Wednesday, 23 August 2017

Wondra's Top 10 Books for Fall 2017

Fall is a time for readers. It's perfect for cozying up with a hot beverage, a warm blanket, and getting lost in a favourite book. Here are some of the books I love to read in the fall:

Autumn Equinox: The Enchantment of Mabon 
by Ellen Dugan

This is my favourite book for autumn. Dugan has a magical way of making a book that could be very dry come alive. I've read plenty of books with similar information - correspondences, recipes, spells, etc. - but Dugan presents it in a way that readers can immediately relate to. Autumn Equinox: The Enchantment of Mabon is an essential book for witchy folk.
Harry Potter and the Philosopher's Stone
by J.K. Rowling

We all love Harry Potter, right? Before you settle down for a Harry Potter movie marathon this fall, why not revisit the book series? You should at least read Harry Potter and the Philosopher's Stone. It combines the excitement of back-to-school with the witchiness of the season to create the perfect fall read.
The Vampire Diaries or The Secret Circle
by L.J. Smith

I read at least one of these two every fall - often both. LJ was my favourite author growing up and these are still two of my favourite series. The Vampire Diaries and The Secret Circle are both distinctly YA reads, which will make you feel like a kid again. Take my advice, though: walk away from Vampire Diaries after book 3 and don't expect it to be anything like the TV show.
M is for Magic
by Neil Gaiman

Autumn always makes me think of things that go bump in the night because it's a time of growing darkness. M is for Magic is here for its supernatural element. As you're reading about trolls, ghosts, aliens, whatever, you just accept them as a reality because Gaiman MAKES them real. In his stories there's always a sense of whimsy closely twined with a feeling of deep melancholy - which is probably what attracts me to his writing!
Slasher Girls & Monster Boys
by April Genevieve Tucholke (ed.)

With the nights getting longer and daylight getting shorter, autumn is the perfect time to get your freaked out on. Slasher Girls & Monster Boys is a dark collection of creepy, nasty, humorous short fiction. Unlike M is for Magic, Slasher Girls & Monster Boys is an anthology with many different authors, which means something fresh with each story. This one'll get you in the mood for nights of snuggling under a blanket, watching horror movies.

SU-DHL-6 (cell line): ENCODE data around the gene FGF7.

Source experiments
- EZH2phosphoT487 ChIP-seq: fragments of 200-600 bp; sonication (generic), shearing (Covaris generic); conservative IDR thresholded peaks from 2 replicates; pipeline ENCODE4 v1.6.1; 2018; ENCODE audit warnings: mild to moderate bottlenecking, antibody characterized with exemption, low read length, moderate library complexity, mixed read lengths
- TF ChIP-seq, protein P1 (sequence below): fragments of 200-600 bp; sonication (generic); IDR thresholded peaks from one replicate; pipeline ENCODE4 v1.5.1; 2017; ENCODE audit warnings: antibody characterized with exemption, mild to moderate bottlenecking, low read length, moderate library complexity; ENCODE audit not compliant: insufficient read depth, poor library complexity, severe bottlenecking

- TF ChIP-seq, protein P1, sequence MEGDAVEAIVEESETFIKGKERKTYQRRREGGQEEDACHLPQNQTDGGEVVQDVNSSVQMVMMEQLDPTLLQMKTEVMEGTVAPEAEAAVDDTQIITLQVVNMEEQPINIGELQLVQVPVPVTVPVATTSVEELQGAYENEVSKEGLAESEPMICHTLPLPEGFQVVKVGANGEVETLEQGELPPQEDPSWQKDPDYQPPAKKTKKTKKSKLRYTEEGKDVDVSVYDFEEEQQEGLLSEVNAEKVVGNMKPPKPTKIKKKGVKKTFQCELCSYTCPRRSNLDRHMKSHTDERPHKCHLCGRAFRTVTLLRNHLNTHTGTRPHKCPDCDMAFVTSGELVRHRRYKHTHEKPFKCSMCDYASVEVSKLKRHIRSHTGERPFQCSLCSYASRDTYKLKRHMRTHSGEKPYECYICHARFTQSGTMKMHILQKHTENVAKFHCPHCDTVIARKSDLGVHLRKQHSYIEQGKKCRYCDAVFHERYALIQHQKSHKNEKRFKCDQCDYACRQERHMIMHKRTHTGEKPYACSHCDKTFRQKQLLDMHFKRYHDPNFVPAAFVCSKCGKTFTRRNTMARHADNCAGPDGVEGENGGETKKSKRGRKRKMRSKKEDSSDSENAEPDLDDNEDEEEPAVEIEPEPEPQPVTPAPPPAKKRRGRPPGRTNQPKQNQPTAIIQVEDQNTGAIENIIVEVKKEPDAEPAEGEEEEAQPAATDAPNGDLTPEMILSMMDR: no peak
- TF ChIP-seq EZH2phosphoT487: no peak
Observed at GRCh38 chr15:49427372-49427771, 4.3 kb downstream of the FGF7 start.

The Cider House Rules 
by John Irving

You've probably seen the movie adaptation of The Cider House Rules and that's okay. You liked the movie, right? Read the book; it's better. While the movie has all that gorgeous imagery, the book is deeper, richer, and more intense. It isn't exactly a warm, squishy read, though. It deals with some pretty serious issues and will probably piss you off at some point or another.
Jane Eyre
by Charlotte Bronte

This is one of my favourite novels of all time. I had a teacher once who described Jane Eyre as "the closest thing we'd ever read to a romance" in her class. She didn't tell us we were about to be introduced to one of the greatest love stories of all time. There are a million and one reasons to love Jane Eyre - not the least of which being that the "plain Jane" stays plain while the hunky love interest gets taken down a peg - but, really, it's on my list for the sheer snuggly goodness.
The Woman in White
by Wilkie Collins

Okay, let's get this out of the way now: I don't like crime novels. Mysteries and thrillers are barely acceptable. It takes a lot to get me to read anything that doesn't have, you know, fangs. But, since this was required reading, I didn't have much choice in the matter. And I'm so glad it happened that way because I love The Woman in White. One of the reasons is that it doesn't feel like a crime thriller; it's more like a ghost story. It's dark, creepy, and thoroughly engaging.
The Crucible or The Scarlet Letterby Arthur miller/by Nathaniel Hawthorne
Autumn is a great time to re-visit the classics. Especially classics like The Crucible or The Scarlet Letter, which both invoke a New-England-in-the-fall kind of feeling. They'll get you thinking about pilgrims and the early days of America, which leads us brilliantly right up to Thanksgiving. It's impossible for me to chose between these two. The Crucible is good for the witchiness, while The Scarlet Letter is just terrifying.
Farewell Summer
by Ray Bradbury

The ability Bradbury had of making a story into a metaphor (Or is that making a metaphor into a story?) never ceases to astonish me. Farewell Summer isn't my favourite Bradbury book but it's still intensely powerful. It deals with death and life (in that order) and tries to make sense of it all. I felt older and wiser after reading this.

What do you think of my list? Do you approve? Do you have suggestions for books I should be reading? Leave me a comment below!

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